Bhopal-born Gupta has been familiarising herself with common pitfalls like exhaustion, malnutrition, frostbite, cramps, sunburn and hypothermia.
Purvi Gupta is all set to sail for a three-week expedition to Antarctica. The largest female expedition to Antarctica aims to combat sexism in science and technology.
While Antarctica may not be on the ‘must visit destinations’ of most people, Purvi Gupta, an alumnus of Indian Institute of Technology (IIT) Madras is thrilled to be sailing to this coldest, driest, remotest, windiest and highest elevated continent on Earth. However, this is not a wilderness adventure or a tourist voyage. Gupta is part of a 79 women team from 13 countries to participate in a year-long programme that will culminate in a three-week field trip to Antarctica in 2018. In fact, Gupta is the only woman from India to be a part of the expedition that aims to create awareness about the low number of women in leadership positions, particularly in STEMM (Science, Technology, Engineering, Mathematics and Medicine). It is all part of a programme known as Homeward Bound, which was the brainchild of entrepreneur Fabian Dattner. The initiative originated in Tasmania, and was originally aimed at increasing the number of women in important scientific roles in Australia. However, it has now gained so much momentum that it has evolved into an international movement.
The women who come with different scientific backgrounds, from structural biology and astrophysics to geology and marine science will be given a chance to observe the effect climate change is having on Antarctica first-hand. On their ship, the MV Ushuaia, the women will discuss the latest research on climate change (focusing on Antarctica), share their work with each other, participate in leadership exercises, and strategise about how they can apply what they see to their work in the future. The aim of the journey is not only scientific, but also to create a network of women in the sciences that can support each other in changing the way leadership roles in their fields are filled.
“For me personally, an expedition to Antarctica is a dream coming true. I grew up across a number of towns across India, from Kharagpur to Lucknow to Delhi, and thereafter, studied at IIT Madras in Chennai. I somehow feel that experience made me flexible, adaptable and adventurous. Later, I worked in London and Singapore, and studied in France for my MBA degree at INSEAD. It is an ultimate symbol of global collaboration — the place which requires no visa and has been established as a zone of peace and science (as per The Antarctic Treaty meeting Kyoto 1994),” explains Gupta, who holds a degree in biotechnology engineering and is employed with McKinsey & Co, London.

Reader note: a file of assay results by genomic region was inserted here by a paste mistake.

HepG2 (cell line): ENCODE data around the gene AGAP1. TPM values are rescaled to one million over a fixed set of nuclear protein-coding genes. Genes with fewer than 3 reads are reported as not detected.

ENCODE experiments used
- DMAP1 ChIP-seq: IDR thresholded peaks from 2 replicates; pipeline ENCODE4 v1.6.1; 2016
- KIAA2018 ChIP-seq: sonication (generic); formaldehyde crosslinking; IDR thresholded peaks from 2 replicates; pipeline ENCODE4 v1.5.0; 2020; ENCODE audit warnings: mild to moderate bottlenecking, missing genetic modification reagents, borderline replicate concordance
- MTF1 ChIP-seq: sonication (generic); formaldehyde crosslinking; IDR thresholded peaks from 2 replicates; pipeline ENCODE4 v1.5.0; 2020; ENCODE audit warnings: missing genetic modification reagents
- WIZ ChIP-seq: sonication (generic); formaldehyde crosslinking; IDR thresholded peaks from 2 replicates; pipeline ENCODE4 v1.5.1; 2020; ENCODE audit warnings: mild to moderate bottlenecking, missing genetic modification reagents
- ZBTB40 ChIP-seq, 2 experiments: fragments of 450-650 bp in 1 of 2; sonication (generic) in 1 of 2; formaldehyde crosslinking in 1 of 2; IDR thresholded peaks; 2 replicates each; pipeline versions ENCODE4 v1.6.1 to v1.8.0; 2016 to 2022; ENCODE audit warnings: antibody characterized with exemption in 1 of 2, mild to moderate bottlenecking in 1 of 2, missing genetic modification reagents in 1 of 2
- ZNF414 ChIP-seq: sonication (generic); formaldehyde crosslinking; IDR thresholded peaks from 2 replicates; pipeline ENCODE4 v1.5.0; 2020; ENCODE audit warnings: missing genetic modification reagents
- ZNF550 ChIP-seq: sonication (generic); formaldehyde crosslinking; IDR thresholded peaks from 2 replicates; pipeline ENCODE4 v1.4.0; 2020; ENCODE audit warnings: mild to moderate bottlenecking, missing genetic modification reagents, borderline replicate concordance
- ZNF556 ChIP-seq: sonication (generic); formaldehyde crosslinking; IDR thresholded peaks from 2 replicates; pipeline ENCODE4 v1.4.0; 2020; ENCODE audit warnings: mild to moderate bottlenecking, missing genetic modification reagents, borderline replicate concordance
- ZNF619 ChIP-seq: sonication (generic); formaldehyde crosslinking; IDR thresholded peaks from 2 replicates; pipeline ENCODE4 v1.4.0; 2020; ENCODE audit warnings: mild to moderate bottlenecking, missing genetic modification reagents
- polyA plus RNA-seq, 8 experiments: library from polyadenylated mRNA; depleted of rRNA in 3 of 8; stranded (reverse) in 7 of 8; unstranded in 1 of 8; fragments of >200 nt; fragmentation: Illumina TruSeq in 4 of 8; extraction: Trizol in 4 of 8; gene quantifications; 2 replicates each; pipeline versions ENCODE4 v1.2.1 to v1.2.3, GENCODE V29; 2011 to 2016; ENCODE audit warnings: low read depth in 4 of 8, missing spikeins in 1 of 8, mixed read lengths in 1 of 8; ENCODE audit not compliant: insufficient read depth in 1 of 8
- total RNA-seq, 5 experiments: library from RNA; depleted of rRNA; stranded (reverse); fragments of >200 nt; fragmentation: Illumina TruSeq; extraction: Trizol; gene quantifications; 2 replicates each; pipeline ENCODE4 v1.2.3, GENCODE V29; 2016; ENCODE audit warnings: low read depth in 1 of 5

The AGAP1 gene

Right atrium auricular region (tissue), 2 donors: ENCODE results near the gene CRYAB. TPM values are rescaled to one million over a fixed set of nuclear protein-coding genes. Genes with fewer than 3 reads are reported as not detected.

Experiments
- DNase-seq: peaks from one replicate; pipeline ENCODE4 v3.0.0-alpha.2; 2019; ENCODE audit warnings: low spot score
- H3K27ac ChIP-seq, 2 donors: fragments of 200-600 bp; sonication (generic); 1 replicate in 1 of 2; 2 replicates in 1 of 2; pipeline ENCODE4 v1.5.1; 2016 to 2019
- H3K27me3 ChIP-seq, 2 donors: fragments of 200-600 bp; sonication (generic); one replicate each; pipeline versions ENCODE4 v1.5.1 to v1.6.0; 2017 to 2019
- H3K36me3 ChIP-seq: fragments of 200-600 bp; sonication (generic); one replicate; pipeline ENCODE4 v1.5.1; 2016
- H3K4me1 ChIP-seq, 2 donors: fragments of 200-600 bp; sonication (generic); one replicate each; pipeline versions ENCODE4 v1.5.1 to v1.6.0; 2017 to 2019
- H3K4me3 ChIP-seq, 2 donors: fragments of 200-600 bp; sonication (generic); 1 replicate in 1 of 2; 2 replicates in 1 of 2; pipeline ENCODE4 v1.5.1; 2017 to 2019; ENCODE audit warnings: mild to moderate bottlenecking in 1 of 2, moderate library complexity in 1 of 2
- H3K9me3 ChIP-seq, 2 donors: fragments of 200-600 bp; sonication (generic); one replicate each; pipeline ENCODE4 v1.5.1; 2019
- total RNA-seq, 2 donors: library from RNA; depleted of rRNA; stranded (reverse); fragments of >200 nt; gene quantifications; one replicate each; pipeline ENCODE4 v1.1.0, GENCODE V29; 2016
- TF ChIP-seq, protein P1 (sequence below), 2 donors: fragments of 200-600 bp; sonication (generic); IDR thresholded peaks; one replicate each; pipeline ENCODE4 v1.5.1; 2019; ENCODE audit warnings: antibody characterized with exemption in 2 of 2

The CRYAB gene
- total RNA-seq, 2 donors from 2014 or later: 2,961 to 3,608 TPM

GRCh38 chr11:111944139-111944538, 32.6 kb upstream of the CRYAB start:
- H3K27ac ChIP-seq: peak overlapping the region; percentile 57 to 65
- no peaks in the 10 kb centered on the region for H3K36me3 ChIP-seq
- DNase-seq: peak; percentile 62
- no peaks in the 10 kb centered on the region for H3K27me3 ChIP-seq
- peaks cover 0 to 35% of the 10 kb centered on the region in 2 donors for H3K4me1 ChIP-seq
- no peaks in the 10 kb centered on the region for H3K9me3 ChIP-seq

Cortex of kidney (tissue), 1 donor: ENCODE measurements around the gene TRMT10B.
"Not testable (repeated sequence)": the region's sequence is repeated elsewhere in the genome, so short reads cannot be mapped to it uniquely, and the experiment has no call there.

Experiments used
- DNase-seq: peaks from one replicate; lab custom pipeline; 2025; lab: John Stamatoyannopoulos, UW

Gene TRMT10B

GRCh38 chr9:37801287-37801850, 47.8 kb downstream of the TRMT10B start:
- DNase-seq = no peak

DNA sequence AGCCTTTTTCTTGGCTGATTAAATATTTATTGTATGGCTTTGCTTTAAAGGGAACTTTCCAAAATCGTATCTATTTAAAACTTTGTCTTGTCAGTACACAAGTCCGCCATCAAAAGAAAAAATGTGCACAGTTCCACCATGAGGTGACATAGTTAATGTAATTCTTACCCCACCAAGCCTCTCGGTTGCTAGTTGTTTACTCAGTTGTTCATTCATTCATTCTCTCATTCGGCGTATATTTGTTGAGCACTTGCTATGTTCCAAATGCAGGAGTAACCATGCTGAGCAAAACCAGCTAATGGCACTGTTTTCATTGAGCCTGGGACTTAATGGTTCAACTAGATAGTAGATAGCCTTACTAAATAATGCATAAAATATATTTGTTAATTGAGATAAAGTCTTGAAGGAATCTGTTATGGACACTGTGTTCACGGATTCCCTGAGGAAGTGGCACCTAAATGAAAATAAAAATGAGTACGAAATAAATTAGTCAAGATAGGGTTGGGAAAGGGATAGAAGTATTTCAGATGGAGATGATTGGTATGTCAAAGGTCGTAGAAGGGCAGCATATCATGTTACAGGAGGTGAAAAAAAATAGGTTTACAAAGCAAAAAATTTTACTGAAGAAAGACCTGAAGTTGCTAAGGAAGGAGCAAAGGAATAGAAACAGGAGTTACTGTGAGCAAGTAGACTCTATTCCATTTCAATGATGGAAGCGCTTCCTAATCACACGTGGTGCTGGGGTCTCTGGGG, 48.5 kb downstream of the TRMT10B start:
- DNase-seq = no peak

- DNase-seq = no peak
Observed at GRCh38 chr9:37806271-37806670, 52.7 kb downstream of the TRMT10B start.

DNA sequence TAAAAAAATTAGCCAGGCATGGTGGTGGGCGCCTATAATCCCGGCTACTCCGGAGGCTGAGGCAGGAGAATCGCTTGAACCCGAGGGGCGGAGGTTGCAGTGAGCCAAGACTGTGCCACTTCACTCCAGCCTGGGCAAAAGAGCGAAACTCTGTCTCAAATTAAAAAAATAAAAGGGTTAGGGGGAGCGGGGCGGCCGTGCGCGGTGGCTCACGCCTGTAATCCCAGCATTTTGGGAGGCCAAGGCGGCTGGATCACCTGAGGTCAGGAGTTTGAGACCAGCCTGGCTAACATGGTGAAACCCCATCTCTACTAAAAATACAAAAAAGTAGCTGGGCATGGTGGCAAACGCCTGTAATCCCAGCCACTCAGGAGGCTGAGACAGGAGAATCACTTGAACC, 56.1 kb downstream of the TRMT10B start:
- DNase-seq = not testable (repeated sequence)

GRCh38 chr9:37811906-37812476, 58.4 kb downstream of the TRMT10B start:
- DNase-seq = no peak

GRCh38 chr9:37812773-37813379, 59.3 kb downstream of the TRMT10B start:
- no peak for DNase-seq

The application for Homeward Bound was equally daunting and required a number of essays on leadership styles, science and engineering. In addition, every applicant had to upload a video essay explaining why they were the best candidate for the programme. The expedition is privately funded, and each of the participants is paying for their own travel and accommodation on the boat.
The education programme — Homeward Bound has five components delivered over a year, remotely prior to the voyage, on-shore in Ushuaia and on-board the ship. Last year, the team met scientists at US base, Palmer Station, to learn about the latest research in marine biology and oceanography. The learning for the outbounders will continue on the ship in the midst of icebergs, penguins, whales and women.
Despite being filled with wonder and excitement, the Antarctic is littered with crevasse fields; whiteouts; sharp-edged grooves and ridges; temperatures below -40 C and hurricane-speed winds. Bhopal-born Gupta has been familiarising herself with common pitfalls like exhaustion, malnutrition, frostbite, cramps, sunburn and hypothermia. “At the time of our expedition, it will be the Austral summer, and temperatures are around -6C to 5C. The weather can change drastically and one has to be prepared for rain, snow, fog and a high wind-chill factor. Lastly, I have to ensure all the necessary vaccinations for Argentina and any transit countries, including an up-to-date influenza vaccination. Also, there will be a doctor as well as a psychologist on board to ensure good health of all participants.” Hours on the badminton court (Gupta was the Badminton Captain for IIT Madras during her time there), long distance cycling and hiking trips will most likely see her through the grueling three weeks on the daunting island.
Apart from motivating young girls and women to pursue education, specifically in topics of science and engineering, Gupta is also an enthusiastic photographer. The DSLR camera she bought using her first salary accompanies her on all her travels. Additionally, Gupta also enjoys painting and picks up the brush as often as she can.